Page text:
WASHINGTON -- Donald Trump's public flirtation with the 2024 presidential race is complicating early-stage campaigning for other Republicans who are crisscrossing the country to get an edge on their potential competition and pick up voters from Trump's loyal and expansive base.
While a bulk of the political focus has been on the upcoming midterm elections, a group of GOP lawmakers have begun to position themselves as viable picks to lead the party.
Several key favorites, such as Florida Gov. Ron DeSantis; former U.S. Ambassador to the U.N. Nikki Haley; Sen. Rick Scott, R-Fla; and South Dakota Gov. Kristi Noem have already appeared at highly publicized conferences in Nevada and Iowa. Just this week, former Vice President Mike Pence made the rounds in New Hampshire, site of the nation's first primary, fresh off an appearance in Washington, D.C.
Despite their early legwork, nearly all of major 2024 contenders have been unable to definitively declare their ambitions due to one major setback: Trump. A Quinnipiac University poll from October showed 78% of Republicans want Trump to run in 2024, which could easily disrupt a primary cycle full of his allies and former staff.
The former president's continued political ambitions are clear, but what's less certain is how those ambitions will manifest. Trump's political travel has been limited to his own properties or the occasional arena-style rally, swapping out typical campaign trail cattle calls for phone calls to radio and television stations from the comfort of his home in Mar-a-Lago. In some of these interviews, Trump himself counted his allies out.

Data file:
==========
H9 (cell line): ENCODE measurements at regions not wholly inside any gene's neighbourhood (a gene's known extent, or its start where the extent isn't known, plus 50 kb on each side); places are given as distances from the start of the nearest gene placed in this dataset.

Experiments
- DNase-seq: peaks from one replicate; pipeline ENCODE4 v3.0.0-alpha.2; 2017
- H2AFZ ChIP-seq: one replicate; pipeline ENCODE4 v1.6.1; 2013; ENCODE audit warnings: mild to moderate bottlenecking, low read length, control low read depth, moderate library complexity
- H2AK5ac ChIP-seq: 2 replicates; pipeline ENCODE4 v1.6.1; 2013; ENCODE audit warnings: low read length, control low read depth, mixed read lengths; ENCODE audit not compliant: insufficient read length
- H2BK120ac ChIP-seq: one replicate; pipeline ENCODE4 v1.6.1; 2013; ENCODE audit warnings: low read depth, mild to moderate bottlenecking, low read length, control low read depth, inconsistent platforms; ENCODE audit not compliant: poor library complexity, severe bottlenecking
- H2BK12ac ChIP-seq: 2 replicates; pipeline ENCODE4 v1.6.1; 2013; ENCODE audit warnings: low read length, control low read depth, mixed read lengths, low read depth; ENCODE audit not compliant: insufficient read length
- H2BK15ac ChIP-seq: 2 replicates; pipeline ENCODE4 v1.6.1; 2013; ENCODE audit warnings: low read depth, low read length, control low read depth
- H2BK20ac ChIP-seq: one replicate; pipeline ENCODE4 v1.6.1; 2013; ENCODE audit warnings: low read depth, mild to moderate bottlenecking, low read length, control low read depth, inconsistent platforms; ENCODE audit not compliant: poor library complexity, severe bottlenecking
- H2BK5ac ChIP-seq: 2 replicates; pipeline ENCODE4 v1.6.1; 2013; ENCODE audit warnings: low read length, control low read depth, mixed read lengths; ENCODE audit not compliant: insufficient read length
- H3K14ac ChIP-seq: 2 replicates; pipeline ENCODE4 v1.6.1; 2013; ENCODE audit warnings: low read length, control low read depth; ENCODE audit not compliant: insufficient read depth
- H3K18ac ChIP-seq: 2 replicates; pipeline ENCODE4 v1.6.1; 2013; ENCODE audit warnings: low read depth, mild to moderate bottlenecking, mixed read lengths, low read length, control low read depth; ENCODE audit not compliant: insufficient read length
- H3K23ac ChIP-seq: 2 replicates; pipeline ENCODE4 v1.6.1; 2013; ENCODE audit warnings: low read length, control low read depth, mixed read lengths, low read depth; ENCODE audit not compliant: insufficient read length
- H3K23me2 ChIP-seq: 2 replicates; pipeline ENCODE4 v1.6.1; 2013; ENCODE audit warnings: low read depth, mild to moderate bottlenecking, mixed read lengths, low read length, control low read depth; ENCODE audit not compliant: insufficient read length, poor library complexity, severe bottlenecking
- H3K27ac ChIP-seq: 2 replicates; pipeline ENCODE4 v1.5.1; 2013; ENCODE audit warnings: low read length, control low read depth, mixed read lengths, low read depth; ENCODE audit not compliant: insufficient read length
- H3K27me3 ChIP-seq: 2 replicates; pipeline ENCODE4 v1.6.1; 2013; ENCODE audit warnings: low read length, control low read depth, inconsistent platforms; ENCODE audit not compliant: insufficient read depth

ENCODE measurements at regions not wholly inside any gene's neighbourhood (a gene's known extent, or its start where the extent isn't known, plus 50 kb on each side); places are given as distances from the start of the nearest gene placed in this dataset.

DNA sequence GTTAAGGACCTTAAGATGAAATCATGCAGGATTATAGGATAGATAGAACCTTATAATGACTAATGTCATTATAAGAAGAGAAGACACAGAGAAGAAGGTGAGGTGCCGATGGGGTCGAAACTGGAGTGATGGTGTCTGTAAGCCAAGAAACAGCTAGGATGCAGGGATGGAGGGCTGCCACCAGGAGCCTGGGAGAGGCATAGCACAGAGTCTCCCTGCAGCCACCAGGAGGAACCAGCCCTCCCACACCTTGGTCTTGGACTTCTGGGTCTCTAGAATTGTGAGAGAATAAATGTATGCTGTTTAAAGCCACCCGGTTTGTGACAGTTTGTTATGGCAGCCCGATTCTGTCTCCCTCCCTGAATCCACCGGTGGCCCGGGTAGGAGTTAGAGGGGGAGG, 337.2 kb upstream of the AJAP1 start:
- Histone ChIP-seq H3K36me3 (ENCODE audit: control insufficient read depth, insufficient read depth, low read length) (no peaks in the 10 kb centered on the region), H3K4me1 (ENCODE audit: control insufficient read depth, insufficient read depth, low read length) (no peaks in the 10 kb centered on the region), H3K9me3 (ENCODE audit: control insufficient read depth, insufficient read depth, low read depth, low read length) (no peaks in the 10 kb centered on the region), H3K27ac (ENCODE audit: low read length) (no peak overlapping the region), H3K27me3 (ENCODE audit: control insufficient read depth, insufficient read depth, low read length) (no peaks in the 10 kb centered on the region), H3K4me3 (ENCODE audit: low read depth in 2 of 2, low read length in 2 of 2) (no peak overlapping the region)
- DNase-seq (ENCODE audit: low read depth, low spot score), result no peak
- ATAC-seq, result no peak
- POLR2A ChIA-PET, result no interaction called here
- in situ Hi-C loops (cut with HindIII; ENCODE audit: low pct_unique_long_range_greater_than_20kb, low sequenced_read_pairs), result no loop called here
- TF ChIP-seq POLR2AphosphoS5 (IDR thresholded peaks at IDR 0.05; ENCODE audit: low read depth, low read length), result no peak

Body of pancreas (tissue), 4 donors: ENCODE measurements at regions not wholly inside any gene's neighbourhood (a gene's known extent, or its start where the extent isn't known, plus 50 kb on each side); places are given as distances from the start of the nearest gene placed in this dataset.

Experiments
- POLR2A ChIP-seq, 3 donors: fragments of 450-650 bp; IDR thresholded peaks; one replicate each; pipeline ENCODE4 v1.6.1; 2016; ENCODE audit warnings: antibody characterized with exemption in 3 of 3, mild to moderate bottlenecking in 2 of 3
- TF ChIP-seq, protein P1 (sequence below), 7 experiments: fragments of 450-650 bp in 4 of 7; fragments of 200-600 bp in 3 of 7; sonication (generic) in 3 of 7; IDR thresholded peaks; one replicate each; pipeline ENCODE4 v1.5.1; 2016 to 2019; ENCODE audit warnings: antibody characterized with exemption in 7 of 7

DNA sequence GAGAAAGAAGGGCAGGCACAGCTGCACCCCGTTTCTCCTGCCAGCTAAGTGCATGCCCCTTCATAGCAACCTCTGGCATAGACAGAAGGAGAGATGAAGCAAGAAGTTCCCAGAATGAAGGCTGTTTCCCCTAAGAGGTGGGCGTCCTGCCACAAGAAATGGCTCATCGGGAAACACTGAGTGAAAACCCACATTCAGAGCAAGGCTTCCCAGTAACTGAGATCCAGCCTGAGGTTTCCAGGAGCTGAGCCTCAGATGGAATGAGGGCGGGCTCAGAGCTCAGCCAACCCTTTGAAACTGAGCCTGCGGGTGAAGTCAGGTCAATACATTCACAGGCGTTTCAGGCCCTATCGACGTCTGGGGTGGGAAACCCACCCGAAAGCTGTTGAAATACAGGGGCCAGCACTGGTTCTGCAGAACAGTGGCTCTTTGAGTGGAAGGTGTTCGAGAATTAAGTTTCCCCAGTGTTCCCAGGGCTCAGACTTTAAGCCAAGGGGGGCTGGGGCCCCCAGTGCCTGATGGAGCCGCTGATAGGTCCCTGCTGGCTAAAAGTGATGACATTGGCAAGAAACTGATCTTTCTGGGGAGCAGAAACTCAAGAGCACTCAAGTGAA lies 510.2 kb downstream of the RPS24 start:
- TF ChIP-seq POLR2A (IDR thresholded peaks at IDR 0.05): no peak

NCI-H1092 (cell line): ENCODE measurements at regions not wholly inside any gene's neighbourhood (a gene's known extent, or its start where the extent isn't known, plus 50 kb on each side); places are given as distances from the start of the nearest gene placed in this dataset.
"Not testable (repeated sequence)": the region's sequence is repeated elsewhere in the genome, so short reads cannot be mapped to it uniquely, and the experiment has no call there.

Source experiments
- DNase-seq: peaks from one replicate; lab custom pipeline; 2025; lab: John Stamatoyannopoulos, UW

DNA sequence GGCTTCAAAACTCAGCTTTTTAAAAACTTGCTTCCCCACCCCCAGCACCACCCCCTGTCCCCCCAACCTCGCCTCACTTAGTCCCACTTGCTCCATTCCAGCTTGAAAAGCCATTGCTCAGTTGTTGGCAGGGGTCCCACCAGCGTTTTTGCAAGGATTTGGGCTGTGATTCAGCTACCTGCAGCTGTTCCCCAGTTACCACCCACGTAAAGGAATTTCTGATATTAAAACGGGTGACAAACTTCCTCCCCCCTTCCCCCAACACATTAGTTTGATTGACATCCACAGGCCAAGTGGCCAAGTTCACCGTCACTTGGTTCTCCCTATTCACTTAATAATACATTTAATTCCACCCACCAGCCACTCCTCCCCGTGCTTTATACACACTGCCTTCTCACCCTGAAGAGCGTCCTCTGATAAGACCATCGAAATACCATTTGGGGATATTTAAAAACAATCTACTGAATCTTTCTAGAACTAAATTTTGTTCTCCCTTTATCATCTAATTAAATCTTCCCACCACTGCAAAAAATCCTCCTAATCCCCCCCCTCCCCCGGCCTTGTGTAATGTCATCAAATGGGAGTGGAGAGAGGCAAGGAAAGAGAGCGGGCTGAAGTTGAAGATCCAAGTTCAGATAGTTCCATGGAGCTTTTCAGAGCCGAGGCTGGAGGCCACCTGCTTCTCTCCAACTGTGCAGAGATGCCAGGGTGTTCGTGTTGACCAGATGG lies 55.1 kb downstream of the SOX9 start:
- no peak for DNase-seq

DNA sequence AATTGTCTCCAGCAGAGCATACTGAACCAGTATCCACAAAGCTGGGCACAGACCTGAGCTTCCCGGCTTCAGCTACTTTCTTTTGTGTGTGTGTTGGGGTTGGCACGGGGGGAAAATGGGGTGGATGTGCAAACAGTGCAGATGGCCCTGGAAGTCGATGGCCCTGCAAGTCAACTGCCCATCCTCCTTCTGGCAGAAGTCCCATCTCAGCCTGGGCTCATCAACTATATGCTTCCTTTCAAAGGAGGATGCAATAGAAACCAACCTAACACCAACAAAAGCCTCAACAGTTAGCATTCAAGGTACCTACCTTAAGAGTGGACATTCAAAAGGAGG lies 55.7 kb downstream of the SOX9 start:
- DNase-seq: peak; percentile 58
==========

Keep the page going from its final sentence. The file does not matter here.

During a call with radio host Hugh Hewitt earlier this week, Trump declined to name a successor if in fact he doesn't run for president, but said his base "will be very angry" if he decides to remain a private citizen. He told Hewitt he'd chime in with a potential successor -- whether it be another Republican or himself -- in about a year and quickly shifted the conversation to his high approval ratings and President Joe Biden's poor performance. In another radio interview this week, Trump told local Florida host Brian Mudd that he's confident DeSantis will not run if he does.
Trump's position is a threat to many Republican hopefuls, and potentially recreates a dynamic many party candidates found themselves in during the crowded and chaotic 2015 GOP presidential primaries. Then, several candidates undercut Trump's legitimacy, ultimately undercutting their own potential and leaving a clear runway for Trump to clinch the nomination, Republican strategist Sarah Isgur explained to ABC News.
"Each campaign thought at some point Trump will be out of the race and then it would really be down to them and fill in the Black Republican candidate," said Isgur, a staff writer at the Dispatch and ABC News contributor. "If Republicans approach 2024 with the same attitude of wait and see without any sort of strategic vision, they'll repeat the same mistakes as before and that will inure to Trump's benefit."
Isgur said the primary field is "Trump's to decide" and he is likely a shoe-in if he runs.